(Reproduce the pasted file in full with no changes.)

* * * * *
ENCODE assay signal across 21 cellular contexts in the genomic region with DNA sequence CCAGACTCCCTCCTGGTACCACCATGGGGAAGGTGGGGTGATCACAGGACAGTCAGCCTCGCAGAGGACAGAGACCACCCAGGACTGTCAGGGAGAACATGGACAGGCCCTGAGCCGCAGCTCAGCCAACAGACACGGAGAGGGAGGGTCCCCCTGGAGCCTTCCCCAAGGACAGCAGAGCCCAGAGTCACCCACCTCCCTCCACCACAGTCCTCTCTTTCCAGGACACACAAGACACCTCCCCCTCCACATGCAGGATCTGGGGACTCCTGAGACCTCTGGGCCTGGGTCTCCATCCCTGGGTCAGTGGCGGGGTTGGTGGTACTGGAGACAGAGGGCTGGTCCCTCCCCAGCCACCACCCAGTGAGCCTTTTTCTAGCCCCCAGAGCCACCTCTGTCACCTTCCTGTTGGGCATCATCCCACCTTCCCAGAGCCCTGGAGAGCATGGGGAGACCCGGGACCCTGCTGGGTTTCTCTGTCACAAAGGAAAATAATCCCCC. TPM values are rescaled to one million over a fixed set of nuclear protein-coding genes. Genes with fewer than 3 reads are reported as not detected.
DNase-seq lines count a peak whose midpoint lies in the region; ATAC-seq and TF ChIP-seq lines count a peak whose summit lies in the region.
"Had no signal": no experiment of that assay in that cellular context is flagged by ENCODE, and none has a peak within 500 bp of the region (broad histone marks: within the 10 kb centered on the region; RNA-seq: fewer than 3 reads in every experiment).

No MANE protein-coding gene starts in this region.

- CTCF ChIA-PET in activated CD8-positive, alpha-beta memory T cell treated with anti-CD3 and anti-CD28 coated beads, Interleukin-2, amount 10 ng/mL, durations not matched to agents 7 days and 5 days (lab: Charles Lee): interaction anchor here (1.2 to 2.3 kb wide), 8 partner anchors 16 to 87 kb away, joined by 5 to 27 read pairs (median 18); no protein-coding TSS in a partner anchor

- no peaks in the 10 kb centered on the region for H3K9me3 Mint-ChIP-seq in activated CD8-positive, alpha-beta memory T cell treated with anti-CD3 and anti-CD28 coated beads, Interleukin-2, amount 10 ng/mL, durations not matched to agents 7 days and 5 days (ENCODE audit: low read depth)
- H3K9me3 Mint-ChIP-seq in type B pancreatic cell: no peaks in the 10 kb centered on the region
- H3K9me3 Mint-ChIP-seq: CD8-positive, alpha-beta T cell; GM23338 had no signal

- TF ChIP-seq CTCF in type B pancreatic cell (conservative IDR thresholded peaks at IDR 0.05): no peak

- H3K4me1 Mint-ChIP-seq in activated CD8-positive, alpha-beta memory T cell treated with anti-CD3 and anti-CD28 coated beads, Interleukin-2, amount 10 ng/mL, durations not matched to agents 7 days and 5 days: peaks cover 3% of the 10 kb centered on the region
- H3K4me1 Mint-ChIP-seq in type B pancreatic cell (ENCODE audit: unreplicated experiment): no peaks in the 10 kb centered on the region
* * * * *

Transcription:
ENCODE assay signal across 21 cellular contexts in the genomic region with DNA sequence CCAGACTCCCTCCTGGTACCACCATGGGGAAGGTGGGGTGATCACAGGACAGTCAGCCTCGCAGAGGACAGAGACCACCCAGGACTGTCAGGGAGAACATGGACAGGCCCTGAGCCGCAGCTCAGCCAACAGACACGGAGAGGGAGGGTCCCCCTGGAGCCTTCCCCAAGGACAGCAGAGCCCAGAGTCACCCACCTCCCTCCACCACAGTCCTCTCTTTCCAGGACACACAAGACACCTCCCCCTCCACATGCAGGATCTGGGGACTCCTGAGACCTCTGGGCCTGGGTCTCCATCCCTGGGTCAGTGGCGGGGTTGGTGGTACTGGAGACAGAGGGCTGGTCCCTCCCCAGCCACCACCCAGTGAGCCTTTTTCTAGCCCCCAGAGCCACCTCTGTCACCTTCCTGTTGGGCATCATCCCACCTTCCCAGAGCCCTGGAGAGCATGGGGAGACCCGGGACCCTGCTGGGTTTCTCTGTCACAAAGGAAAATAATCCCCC. TPM values are rescaled to one million over a fixed set of nuclear protein-coding genes. Genes with fewer than 3 reads are reported as not detected.
DNase-seq lines count a peak whose midpoint lies in the region; ATAC-seq and TF ChIP-seq lines count a peak whose summit lies in the region.
"Had no signal": no experiment of that assay in that cellular context is flagged by ENCODE, and none has a peak within 500 bp of the region (broad histone marks: within the 10 kb centered on the region; RNA-seq: fewer than 3 reads in every experiment).

No MANE protein-coding gene starts in this region.

- CTCF ChIA-PET in activated CD8-positive, alpha-beta memory T cell treated with anti-CD3 and anti-CD28 coated beads, Interleukin-2, amount 10 ng/mL, durations not matched to agents 7 days and 5 days (lab: Charles Lee): interaction anchor here (1.2 to 2.3 kb wide), 8 partner anchors 16 to 87 kb away, joined by 5 to 27 read pairs (median 18); no protein-coding TSS in a partner anchor

- no peaks in the 10 kb centered on the region for H3K9me3 Mint-ChIP-seq in activated CD8-positive, alpha-beta memory T cell treated with anti-CD3 and anti-CD28 coated beads, Interleukin-2, amount 10 ng/mL, durations not matched to agents 7 days and 5 days (ENCODE audit: low read depth)
- H3K9me3 Mint-ChIP-seq in type B pancreatic cell: no peaks in the 10 kb centered on the region
- H3K9me3 Mint-ChIP-seq: CD8-positive, alpha-beta T cell; GM23338 had no signal

- TF ChIP-seq CTCF in type B pancreatic cell (conservative IDR thresholded peaks at IDR 0.05): no peak

- H3K4me1 Mint-ChIP-seq in activated CD8-positive, alpha-beta memory T cell treated with anti-CD3 and anti-CD28 coated beads, Interleukin-2, amount 10 ng/mL, durations not matched to agents 7 days and 5 days: peaks cover 3% of the 10 kb centered on the region
- H3K4me1 Mint-ChIP-seq in type B pancreatic cell (ENCODE audit: unreplicated experiment): no peaks in the 10 kb centered on the region